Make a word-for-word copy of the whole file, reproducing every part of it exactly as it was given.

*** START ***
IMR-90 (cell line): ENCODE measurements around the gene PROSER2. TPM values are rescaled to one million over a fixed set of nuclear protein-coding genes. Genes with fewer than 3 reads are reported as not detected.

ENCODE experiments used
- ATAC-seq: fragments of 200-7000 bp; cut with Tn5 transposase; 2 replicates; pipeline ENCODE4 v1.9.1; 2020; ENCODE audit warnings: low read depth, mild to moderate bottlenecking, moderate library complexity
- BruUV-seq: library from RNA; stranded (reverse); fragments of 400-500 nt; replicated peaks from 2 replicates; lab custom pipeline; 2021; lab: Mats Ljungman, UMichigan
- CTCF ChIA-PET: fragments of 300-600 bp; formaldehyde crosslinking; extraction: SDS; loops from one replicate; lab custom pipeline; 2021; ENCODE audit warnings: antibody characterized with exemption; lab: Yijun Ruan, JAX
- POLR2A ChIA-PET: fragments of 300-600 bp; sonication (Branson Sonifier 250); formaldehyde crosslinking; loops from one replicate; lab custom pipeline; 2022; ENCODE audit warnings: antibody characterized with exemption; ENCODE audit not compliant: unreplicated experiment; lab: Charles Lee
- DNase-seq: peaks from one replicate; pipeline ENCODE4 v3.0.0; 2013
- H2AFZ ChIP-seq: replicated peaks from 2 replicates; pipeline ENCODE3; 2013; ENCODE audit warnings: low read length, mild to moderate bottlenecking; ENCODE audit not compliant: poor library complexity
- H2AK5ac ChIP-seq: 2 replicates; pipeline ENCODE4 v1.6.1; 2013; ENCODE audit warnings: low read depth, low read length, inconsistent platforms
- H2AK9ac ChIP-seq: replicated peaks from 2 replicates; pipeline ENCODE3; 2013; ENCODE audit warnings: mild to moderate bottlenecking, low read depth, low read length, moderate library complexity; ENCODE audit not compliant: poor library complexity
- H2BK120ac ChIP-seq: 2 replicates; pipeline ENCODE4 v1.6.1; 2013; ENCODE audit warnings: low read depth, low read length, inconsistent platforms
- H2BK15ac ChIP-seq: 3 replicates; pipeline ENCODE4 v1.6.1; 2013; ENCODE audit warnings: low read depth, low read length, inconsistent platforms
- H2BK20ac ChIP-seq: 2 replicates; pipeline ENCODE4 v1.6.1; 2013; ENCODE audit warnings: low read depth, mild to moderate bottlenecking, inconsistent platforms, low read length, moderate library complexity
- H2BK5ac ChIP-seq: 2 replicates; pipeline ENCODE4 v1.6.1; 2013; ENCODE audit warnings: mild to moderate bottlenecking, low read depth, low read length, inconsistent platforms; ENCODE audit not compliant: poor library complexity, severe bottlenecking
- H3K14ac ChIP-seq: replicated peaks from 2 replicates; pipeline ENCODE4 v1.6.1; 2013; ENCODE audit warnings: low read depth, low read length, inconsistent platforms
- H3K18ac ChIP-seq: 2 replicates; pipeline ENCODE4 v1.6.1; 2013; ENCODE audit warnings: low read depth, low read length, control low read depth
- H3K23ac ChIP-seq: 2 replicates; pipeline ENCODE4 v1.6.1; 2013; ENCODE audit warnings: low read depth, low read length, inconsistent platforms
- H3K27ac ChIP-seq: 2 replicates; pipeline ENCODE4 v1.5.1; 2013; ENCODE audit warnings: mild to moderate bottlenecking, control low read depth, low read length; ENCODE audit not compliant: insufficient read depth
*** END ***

IMR-90 (cell line): ENCODE measurements around the gene PROSER2. TPM values are rescaled to one million over a fixed set of nuclear protein-coding genes. Genes with fewer than 3 reads are reported as not detected.

ENCODE experiments used
- ATAC-seq: fragments of 200-7000 bp; cut with Tn5 transposase; 2 replicates; pipeline ENCODE4 v1.9.1; 2020; ENCODE audit warnings: low read depth, mild to moderate bottlenecking, moderate library complexity
- BruUV-seq: library from RNA; stranded (reverse); fragments of 400-500 nt; replicated peaks from 2 replicates; lab custom pipeline; 2021; lab: Mats Ljungman, UMichigan
- CTCF ChIA-PET: fragments of 300-600 bp; formaldehyde crosslinking; extraction: SDS; loops from one replicate; lab custom pipeline; 2021; ENCODE audit warnings: antibody characterized with exemption; lab: Yijun Ruan, JAX
- POLR2A ChIA-PET: fragments of 300-600 bp; sonication (Branson Sonifier 250); formaldehyde crosslinking; loops from one replicate; lab custom pipeline; 2022; ENCODE audit warnings: antibody characterized with exemption; ENCODE audit not compliant: unreplicated experiment; lab: Charles Lee
- DNase-seq: peaks from one replicate; pipeline ENCODE4 v3.0.0; 2013
- H2AFZ ChIP-seq: replicated peaks from 2 replicates; pipeline ENCODE3; 2013; ENCODE audit warnings: low read length, mild to moderate bottlenecking; ENCODE audit not compliant: poor library complexity
- H2AK5ac ChIP-seq: 2 replicates; pipeline ENCODE4 v1.6.1; 2013; ENCODE audit warnings: low read depth, low read length, inconsistent platforms
- H2AK9ac ChIP-seq: replicated peaks from 2 replicates; pipeline ENCODE3; 2013; ENCODE audit warnings: mild to moderate bottlenecking, low read depth, low read length, moderate library complexity; ENCODE audit not compliant: poor library complexity
- H2BK120ac ChIP-seq: 2 replicates; pipeline ENCODE4 v1.6.1; 2013; ENCODE audit warnings: low read depth, low read length, inconsistent platforms
- H2BK15ac ChIP-seq: 3 replicates; pipeline ENCODE4 v1.6.1; 2013; ENCODE audit warnings: low read depth, low read length, inconsistent platforms
- H2BK20ac ChIP-seq: 2 replicates; pipeline ENCODE4 v1.6.1; 2013; ENCODE audit warnings: low read depth, mild to moderate bottlenecking, inconsistent platforms, low read length, moderate library complexity
- H2BK5ac ChIP-seq: 2 replicates; pipeline ENCODE4 v1.6.1; 2013; ENCODE audit warnings: mild to moderate bottlenecking, low read depth, low read length, inconsistent platforms; ENCODE audit not compliant: poor library complexity, severe bottlenecking
- H3K14ac ChIP-seq: replicated peaks from 2 replicates; pipeline ENCODE4 v1.6.1; 2013; ENCODE audit warnings: low read depth, low read length, inconsistent platforms
- H3K18ac ChIP-seq: 2 replicates; pipeline ENCODE4 v1.6.1; 2013; ENCODE audit warnings: low read depth, low read length, control low read depth
- H3K23ac ChIP-seq: 2 replicates; pipeline ENCODE4 v1.6.1; 2013; ENCODE audit warnings: low read depth, low read length, inconsistent platforms
- H3K27ac ChIP-seq: 2 replicates; pipeline ENCODE4 v1.5.1; 2013; ENCODE audit warnings: mild to moderate bottlenecking, control low read depth, low read length; ENCODE audit not compliant: insufficient read depth